‘’Metamorphosis of Narcissus’’

‘’Metamorphosis of Narcissus’’

‘’Metamorphosis of Narcissus’’ by Salvador Dali

Metamorphosis-of-Narcissus Analysis


‘’Metamorphosis of Narcissus’’ is a 51.2cm by 78.1cm oil painting on canvas created by Salvador Dali (1904-1989), in 1937. It is in a horizontal orientation and it is the first painting to be made entirely in the paranoiac-critical method, a technique developed in 1930 by the artist himself.

Simply put, it is the combination of two or more images used to portray an ambiguous image which can be interpreted in different ways.

According to Greek mythology, Narcissus was a boy who fell in love with his reflection in a pool. He stayed there staring at himself until he died when the Gods immortalised him as the narcissus flower.
In the centre of the painting, we see two figures which look like a mirror image of each other. On the left is Narcissus who is kneeling trying to see the reflection of his image, his posture indicating depression and boredom, underlying his vanity.

On the right we see Narcissus after his transformation in a fossilised ‘hand’ form, raising from his reflection and holding an egg, which possibly represents reproduction, from which a plant is blooming.
The painter is showing us the death of Narcissus, as indicated by the ants crawling towards the egg, ants in Dali’s paintings representing death (figure 1), and also by the animal on the right, eating what is left from Narcissus’ flesh.


Un Chien Andalou
Un Chien Andalou   

Figure 1 : A still from Un Chien Andalou which show us the meaning of ants in Dali’s work


Finally, the flower which grows from the egg represents a merging of those two concepts, new life created from death, in the place where Narcissus died.

The artist creates a suggestion of three-dimensional space by a combination of vertical and horizontal lines, but he also uses curved lines to lead the viewer’s eye to the primary subject. By using different tones, values, and intensity, Dali tries to show to the viewer life and death, self-love, grief, and sorrow, with many symbols as well. He uses warmer colours on the left to indicate the passion and life of Narcissus and cooler, bluish shades on the right to show death and sadness. This transition relates to the parallel emotions that he went through in his life.

Salvador Dali was born in Spain where he experimented with many different styles, including Impressionism, Futurism and Cubism and later experimented with Dada. In the late 1920’s he visited Paris where he met the surrealists Joan Miró, Paul Éluard and René Magritte, having been invited by Andre Breton to join their club. He also met Pablo Picasso who massively influenced Dali’s work. In addition, he discovered Sigmund Freud’s psychoanalytic theories, which also influenced him and as a result, Dali began using psychoanalytic methods of mining the subconscious to generate imagery.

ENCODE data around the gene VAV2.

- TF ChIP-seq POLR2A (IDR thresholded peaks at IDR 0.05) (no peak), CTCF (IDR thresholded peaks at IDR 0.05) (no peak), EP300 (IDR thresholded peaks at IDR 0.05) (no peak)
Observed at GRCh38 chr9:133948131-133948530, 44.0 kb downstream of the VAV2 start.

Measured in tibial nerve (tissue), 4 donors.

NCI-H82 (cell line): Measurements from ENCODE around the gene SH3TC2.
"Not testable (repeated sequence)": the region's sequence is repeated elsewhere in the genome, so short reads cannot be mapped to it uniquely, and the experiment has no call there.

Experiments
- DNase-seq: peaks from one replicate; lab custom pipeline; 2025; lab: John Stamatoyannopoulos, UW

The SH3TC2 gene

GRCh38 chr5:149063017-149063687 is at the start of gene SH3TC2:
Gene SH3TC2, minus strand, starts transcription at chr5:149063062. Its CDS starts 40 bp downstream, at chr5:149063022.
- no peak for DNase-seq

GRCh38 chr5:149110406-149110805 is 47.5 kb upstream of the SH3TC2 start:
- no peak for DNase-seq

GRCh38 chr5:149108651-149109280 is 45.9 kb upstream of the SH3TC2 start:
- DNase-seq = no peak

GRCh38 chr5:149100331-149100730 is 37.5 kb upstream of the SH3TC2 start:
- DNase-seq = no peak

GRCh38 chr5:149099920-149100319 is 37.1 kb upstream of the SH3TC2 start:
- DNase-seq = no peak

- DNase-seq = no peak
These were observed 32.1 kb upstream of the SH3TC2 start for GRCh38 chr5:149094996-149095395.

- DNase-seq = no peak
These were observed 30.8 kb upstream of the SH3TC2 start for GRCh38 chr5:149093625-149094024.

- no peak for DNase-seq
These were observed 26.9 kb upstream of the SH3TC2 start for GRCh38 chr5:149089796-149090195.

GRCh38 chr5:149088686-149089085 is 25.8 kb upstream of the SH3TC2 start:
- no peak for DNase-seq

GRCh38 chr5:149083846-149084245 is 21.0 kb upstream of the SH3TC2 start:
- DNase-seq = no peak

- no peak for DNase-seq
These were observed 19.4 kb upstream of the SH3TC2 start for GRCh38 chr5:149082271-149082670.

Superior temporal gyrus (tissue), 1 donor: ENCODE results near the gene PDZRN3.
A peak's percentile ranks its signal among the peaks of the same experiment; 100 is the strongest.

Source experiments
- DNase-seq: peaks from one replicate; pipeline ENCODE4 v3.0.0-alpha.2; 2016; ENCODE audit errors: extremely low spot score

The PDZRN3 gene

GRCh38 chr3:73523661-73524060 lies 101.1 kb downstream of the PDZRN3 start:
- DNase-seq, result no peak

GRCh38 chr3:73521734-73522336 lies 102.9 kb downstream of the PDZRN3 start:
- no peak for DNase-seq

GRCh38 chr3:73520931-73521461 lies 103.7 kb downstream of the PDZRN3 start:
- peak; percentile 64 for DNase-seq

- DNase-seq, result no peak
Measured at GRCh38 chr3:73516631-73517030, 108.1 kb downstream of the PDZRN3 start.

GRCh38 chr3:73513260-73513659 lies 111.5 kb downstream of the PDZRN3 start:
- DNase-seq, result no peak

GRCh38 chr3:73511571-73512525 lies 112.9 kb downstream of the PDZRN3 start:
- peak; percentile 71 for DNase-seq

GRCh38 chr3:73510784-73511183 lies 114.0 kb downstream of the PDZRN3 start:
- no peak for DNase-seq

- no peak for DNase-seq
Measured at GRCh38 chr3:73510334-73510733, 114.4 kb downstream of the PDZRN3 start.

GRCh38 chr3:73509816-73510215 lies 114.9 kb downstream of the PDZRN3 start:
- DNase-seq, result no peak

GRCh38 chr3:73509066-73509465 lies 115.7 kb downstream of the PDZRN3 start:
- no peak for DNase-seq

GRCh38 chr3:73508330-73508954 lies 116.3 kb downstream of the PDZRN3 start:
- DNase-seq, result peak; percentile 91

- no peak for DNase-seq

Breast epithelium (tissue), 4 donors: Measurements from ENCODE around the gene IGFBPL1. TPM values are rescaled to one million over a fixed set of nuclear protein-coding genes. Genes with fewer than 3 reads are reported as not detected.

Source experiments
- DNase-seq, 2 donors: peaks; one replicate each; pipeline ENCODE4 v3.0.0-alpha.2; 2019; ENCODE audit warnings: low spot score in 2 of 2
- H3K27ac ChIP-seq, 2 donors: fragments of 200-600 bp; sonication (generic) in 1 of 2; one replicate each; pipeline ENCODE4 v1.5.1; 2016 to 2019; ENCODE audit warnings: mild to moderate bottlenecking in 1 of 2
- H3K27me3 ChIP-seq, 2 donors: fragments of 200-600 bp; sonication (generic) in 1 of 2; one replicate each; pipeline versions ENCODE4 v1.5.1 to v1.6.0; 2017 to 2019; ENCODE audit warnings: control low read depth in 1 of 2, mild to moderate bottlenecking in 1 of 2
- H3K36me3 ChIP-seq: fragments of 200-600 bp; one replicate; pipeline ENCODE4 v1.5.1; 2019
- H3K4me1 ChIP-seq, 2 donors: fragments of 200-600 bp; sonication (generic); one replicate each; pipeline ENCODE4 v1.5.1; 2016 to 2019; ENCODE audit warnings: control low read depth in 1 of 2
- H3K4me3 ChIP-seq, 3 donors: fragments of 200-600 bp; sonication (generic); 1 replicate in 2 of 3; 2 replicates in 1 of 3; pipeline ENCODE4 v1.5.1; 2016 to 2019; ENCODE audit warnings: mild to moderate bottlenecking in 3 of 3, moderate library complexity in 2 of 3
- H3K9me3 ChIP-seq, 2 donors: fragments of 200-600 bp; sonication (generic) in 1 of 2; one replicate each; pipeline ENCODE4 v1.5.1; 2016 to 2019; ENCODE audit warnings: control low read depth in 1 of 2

Furthermore, Dali took Breton’s theory of automatism a step further by creating his Paranoic Critical Method, in which an artist could tap into their subconscious. Dali (1935) explained it as a “spontaneous method of irrational knowledge based on the critical and systematic objectivation of delirious associations and interpretations”. In other words, a state between the conscious and the subconscious, where our irrational knowledge is trying to explain what we see when perceiving multiple images within the same configuration.


Is Narcissus portraying the impact the Spanish civil war in 1936 had on Dali, where: ‘’Every new beginning comes from some other beginning’s end’’?(Seneca the Younger)

It is the author’s impression that Dali’s Narcissus is perhaps a portrait of his understanding of the Spanish Civil War, where he sees a narcissistic side to society that eventually led to a war, followed by death and resurrection. Coincidently, potentially there is also a resemblance of his “esoteric war”, at the time.
The elements of Surrealism, still used today, and its influence are evident in art (figure 2), photography (figure 3), painting (figure 4), cinema (figure 5), fashion (figure 6), architecture (figure 7), and interior design(figure 8).

''The Dreamkeepers'', by Liz Houston 2013,
”The Dreamkeepers”

Figure 2 ”The Dreamkeepers”, by Liz Houston 2013, Mixed media: Photomontage,
 Digital Painting, Acrylica & Watercolours




Figure 3 : Anchored – by Tommy Ingberg, 2013



“The Sun Sets Sail”

Figure 4: The Sun Sets Sail – by Rob Gonsalves, 2001, Giclée on Canvas 22″ x 44




Figure 5: still from the film Pan’s Labyrinth by Guillermo del Toro 2006



“Viktor & Rolf Spring”

Figure 6: Viktor & Rolf Spring, 2010



“Krzywy Domek (Crooked House)”

Figure 7: Dancing House – by Gehry Frank in Prague, Czech Republic, 1996



Figure 8: Krzywy Domek (Crooked House) – by Szotyńscy & Zaleski, Sopot, Poland, 2004





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2 Replies to “‘’Metamorphosis of Narcissus’’”

    1. Great! I am so pleased that You found it helpful. I am back after a long break because of studies! Thanks again!

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